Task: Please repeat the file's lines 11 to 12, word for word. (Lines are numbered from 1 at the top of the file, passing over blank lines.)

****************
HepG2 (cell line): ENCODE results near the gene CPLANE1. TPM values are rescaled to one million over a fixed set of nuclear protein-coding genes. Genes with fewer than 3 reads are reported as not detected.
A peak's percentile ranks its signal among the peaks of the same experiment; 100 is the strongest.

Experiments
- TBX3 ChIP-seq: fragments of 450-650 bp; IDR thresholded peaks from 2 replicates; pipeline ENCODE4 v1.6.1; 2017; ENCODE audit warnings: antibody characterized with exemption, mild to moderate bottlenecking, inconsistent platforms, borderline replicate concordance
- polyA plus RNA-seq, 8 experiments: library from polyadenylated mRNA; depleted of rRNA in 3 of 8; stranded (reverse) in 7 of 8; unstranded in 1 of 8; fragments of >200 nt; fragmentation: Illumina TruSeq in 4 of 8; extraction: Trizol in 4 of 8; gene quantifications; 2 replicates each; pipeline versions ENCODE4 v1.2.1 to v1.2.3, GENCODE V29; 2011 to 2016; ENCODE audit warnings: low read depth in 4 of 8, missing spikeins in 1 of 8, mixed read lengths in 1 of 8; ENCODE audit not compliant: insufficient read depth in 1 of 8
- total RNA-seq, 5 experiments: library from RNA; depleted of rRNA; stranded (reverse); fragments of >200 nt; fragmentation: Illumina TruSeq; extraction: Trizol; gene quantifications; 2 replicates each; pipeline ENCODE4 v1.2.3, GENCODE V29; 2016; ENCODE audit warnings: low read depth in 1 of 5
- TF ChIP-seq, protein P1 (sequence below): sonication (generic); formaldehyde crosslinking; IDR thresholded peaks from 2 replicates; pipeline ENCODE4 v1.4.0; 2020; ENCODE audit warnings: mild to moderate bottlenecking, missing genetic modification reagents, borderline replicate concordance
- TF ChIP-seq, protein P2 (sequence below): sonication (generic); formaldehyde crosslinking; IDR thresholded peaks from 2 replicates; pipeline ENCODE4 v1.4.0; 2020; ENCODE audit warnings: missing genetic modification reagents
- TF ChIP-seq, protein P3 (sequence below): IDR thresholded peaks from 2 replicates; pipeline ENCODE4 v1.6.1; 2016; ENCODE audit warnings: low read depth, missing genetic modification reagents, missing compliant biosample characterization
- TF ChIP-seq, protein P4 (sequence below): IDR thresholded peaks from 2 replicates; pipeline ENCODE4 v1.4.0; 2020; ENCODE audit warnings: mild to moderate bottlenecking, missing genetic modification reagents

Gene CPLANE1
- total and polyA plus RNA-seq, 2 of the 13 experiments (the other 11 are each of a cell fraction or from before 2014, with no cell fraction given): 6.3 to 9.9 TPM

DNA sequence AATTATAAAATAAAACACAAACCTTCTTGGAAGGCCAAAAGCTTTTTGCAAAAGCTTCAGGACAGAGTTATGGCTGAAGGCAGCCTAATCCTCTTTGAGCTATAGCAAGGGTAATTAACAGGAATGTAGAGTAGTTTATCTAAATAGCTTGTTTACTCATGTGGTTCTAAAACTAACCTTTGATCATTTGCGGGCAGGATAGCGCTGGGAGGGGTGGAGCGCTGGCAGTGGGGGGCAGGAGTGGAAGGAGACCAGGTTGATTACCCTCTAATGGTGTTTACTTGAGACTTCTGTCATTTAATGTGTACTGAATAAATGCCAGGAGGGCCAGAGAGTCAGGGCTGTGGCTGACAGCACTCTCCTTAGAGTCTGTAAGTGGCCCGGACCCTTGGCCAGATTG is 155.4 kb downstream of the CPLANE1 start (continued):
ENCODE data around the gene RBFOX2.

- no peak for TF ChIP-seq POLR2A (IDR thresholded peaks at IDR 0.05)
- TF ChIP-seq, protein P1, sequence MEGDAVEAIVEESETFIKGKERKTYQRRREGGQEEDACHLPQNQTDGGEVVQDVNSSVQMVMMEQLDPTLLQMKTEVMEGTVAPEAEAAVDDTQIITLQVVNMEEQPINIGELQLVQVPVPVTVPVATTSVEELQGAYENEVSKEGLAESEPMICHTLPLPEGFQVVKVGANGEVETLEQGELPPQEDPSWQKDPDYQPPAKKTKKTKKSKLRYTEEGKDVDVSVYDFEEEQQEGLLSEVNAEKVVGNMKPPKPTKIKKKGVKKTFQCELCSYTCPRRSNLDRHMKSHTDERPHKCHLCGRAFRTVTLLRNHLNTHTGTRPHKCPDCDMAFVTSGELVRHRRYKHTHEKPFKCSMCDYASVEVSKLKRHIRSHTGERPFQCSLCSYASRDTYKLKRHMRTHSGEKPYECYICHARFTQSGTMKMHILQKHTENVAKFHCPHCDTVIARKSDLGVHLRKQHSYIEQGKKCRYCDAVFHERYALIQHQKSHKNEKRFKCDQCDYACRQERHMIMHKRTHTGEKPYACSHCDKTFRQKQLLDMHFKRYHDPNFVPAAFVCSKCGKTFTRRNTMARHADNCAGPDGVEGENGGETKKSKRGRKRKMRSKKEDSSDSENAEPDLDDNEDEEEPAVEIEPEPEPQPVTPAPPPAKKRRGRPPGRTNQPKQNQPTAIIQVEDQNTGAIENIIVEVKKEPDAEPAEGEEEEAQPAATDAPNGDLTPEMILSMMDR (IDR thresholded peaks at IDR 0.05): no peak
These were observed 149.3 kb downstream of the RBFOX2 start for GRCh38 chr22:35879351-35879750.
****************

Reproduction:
Gene CPLANE1
- total and polyA plus RNA-seq, 2 of the 13 experiments (the other 11 are each of a cell fraction or from before 2014, with no cell fraction given): 6.3 to 9.9 TPM